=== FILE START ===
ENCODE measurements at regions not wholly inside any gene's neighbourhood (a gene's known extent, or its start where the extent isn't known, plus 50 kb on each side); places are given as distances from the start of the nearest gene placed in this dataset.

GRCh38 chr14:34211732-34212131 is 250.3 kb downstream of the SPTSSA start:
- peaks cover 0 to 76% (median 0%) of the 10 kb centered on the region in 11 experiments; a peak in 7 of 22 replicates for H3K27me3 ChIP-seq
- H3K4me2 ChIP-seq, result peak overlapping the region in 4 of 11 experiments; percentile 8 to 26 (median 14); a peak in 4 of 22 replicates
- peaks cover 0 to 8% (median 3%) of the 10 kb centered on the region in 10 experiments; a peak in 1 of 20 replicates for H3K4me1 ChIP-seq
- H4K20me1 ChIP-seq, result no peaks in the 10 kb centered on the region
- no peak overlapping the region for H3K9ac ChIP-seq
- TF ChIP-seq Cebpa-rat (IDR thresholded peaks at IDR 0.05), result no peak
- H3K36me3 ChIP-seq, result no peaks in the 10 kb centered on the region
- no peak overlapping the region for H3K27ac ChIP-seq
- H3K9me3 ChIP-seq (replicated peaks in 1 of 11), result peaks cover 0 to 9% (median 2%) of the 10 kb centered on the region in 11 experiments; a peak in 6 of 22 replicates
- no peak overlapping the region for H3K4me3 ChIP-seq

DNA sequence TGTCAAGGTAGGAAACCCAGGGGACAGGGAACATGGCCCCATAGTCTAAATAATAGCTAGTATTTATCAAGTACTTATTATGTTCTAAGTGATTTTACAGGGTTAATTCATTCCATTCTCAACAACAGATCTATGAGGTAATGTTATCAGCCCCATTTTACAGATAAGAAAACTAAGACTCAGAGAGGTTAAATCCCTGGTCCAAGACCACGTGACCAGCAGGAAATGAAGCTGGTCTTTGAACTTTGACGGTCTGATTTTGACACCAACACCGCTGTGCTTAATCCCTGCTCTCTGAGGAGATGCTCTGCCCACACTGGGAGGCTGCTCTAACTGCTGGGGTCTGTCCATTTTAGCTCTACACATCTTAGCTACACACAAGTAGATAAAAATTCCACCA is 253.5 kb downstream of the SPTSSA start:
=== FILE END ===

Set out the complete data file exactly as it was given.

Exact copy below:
ENCODE measurements at regions not wholly inside any gene's neighbourhood (a gene's known extent, or its start where the extent isn't known, plus 50 kb on each side); places are given as distances from the start of the nearest gene placed in this dataset.

GRCh38 chr14:34211732-34212131 is 250.3 kb downstream of the SPTSSA start:
- peaks cover 0 to 76% (median 0%) of the 10 kb centered on the region in 11 experiments; a peak in 7 of 22 replicates for H3K27me3 ChIP-seq
- H3K4me2 ChIP-seq, result peak overlapping the region in 4 of 11 experiments; percentile 8 to 26 (median 14); a peak in 4 of 22 replicates
- peaks cover 0 to 8% (median 3%) of the 10 kb centered on the region in 10 experiments; a peak in 1 of 20 replicates for H3K4me1 ChIP-seq
- H4K20me1 ChIP-seq, result no peaks in the 10 kb centered on the region
- no peak overlapping the region for H3K9ac ChIP-seq
- TF ChIP-seq Cebpa-rat (IDR thresholded peaks at IDR 0.05), result no peak
- H3K36me3 ChIP-seq, result no peaks in the 10 kb centered on the region
- no peak overlapping the region for H3K27ac ChIP-seq
- H3K9me3 ChIP-seq (replicated peaks in 1 of 11), result peaks cover 0 to 9% (median 2%) of the 10 kb centered on the region in 11 experiments; a peak in 6 of 22 replicates
- no peak overlapping the region for H3K4me3 ChIP-seq

DNA sequence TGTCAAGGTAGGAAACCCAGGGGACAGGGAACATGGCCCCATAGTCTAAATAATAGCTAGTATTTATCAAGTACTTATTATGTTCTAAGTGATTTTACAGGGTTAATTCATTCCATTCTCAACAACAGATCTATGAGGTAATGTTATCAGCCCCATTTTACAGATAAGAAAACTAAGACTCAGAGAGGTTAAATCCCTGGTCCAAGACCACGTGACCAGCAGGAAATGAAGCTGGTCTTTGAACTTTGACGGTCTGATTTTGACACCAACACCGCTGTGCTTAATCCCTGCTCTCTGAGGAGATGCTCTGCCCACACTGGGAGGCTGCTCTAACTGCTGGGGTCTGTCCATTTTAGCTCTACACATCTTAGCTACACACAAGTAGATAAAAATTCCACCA is 253.5 kb downstream of the SPTSSA start: